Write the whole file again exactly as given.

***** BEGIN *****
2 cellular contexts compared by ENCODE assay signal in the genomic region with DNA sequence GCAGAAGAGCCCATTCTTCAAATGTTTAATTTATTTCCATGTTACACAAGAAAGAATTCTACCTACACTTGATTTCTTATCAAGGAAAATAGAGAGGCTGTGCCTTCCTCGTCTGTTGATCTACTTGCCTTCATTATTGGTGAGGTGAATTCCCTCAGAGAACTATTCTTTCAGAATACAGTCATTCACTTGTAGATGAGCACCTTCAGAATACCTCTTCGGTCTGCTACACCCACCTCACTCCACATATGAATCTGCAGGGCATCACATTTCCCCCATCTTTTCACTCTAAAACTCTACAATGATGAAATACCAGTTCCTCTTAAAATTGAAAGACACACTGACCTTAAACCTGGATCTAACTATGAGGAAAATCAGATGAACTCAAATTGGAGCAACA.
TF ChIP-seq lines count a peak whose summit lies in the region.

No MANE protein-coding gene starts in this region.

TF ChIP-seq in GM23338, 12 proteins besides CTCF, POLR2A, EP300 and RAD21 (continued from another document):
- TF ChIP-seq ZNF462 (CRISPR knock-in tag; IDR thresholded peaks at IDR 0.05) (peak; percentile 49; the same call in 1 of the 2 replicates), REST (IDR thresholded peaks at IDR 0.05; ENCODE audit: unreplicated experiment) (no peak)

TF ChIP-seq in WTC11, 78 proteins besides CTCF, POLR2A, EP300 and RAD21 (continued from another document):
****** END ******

2 cellular contexts compared by ENCODE assay signal in the genomic region with DNA sequence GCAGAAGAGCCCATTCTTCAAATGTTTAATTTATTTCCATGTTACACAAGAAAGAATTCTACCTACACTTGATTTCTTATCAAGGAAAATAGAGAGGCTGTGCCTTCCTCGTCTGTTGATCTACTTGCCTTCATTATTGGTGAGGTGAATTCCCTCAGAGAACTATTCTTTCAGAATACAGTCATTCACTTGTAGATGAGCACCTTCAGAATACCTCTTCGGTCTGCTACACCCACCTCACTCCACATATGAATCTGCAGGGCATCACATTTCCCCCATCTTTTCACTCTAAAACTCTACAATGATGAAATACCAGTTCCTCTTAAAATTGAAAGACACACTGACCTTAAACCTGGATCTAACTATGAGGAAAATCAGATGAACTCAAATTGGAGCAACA.
TF ChIP-seq lines count a peak whose summit lies in the region.

No MANE protein-coding gene starts in this region.

TF ChIP-seq in GM23338, 12 proteins besides CTCF, POLR2A, EP300 and RAD21 (continued from another document):
- TF ChIP-seq ZNF462 (CRISPR knock-in tag; IDR thresholded peaks at IDR 0.05) (peak; percentile 49; the same call in 1 of the 2 replicates), REST (IDR thresholded peaks at IDR 0.05; ENCODE audit: unreplicated experiment) (no peak)

TF ChIP-seq in WTC11, 78 proteins besides CTCF, POLR2A, EP300 and RAD21 (continued from another document):